Chapter 2: A Divided, Quiet Black Community
Norfolk’s Black community was scattered across the city, segregated, and compartmentalized within the larger white communities. Stripped by the 1902 Virginia State Constitution of their post-Civil War civil rights victories, suppressed by a violent and tumultuous Jim Crow white southern culture, and quieted by the white notion that Norfolk was a progressive port city in the Upper South, the black community was not in a position to protest, or act out in a nonviolent manner to win back their rights in the period after the Brown decisions.152 Blacks across the ex-confederate South, in places such as Greensboro, North Carolina, or Birmingham, Alabama, dusted off the banner that black civil rights leaders had stowed away during the Second World War, and continued to press for their equality under the Federal Constitution during the 1950s. Advocating equality in the eyes of both the state and federal government, they launched a non-violent protest that would bring down the walls of segregation across the United States, however,black voices were seldom heard, or recognized in the larger political and social debates that were directly beneath the surface of Norfolk’s community. Only two major voices were heard by the white community: the Norfolk Journal and Guide, run by outspoken editor P.B. Young, and the handful of black ministers. The other minority organizations,such as the Norfolk Teachers Association, rarely registered on the radar of white southern Norfolk. To say that the Norfolk Journal and Guide represented a unified black voice or community would be equivalent to saying the Virginian-Pilot represented the diverse and divided white community. The following questions: (1) what voices existed within the black community? (2) what type of political and social participation existed; and why?And (3) where was the black community during the school crisis? Why were they missing in action? It is important to look closely at the black community to determine their role in Norfolk public school crisis in 1958 – 1959, and how the fight to integrate started with them in 1956 and extend into the 1980s and the repeal of elementary mandatory busing. The black community of Norfolk, has been ignored and forgotten by historians examining Norfolk’s integration crisis in the 1950s, which is why it is important to devote a chapter to the ‘other’ side of the story that white Norfolk has tended to subvert, ignore, and forget.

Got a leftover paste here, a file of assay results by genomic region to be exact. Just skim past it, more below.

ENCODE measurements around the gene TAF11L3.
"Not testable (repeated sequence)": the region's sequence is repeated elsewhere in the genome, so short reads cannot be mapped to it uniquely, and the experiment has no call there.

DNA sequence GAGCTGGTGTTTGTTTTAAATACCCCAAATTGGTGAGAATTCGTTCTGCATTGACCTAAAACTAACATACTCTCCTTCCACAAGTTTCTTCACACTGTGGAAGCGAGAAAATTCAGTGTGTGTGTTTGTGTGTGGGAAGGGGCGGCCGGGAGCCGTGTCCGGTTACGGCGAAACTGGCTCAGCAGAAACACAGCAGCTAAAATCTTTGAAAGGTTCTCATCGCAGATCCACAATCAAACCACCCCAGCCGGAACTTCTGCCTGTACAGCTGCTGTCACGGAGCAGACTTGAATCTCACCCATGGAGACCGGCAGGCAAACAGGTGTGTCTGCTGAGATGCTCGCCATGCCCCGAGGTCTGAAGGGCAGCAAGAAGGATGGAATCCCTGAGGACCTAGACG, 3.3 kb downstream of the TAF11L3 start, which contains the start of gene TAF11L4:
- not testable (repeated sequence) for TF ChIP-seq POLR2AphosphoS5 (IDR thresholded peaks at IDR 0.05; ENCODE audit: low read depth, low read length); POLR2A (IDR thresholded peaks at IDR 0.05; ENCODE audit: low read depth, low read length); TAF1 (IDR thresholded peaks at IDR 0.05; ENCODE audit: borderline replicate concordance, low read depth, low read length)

Where the Races Lived
The Old Dominion was a segregated state that reflected regional diversity,especially when it came to racial composition of the county or city populations present in the Tidewater, Piedmont, and western Appalachian counties during the 1950s. The bulk of the black population resided in the area known as the black belt which included thirtyone counties, percentage wise ranging between 40.8 and 81 percent.153 This continuous line of counties stretched from Nansemond County (adjacent to the City of Suffolk’s western border) west to Halifax County north Goochland (excluding the City of Richmond and Henrico County) and extending to the northeast stopping at Westmoreland County.154 On average blacks outnumbered whites in each county.The black belt counties shared a host of other characteristics as well. They were predominantly rural, lacking substantial urban areas, and any major industry. Any urban areas tended to lie on the periphery, and bled off the ambitious youth of the rural community. Robbins L. Gates writes that, “the county seats and other small towns.
Table of Contents
Introduction with Historiographical Essay
Chapter I – “An Introduction to Calculated Action”
Chapter II – “A Divided, Quiet Black Community”
Chapter III – “It Dies in the Norfolk Courts”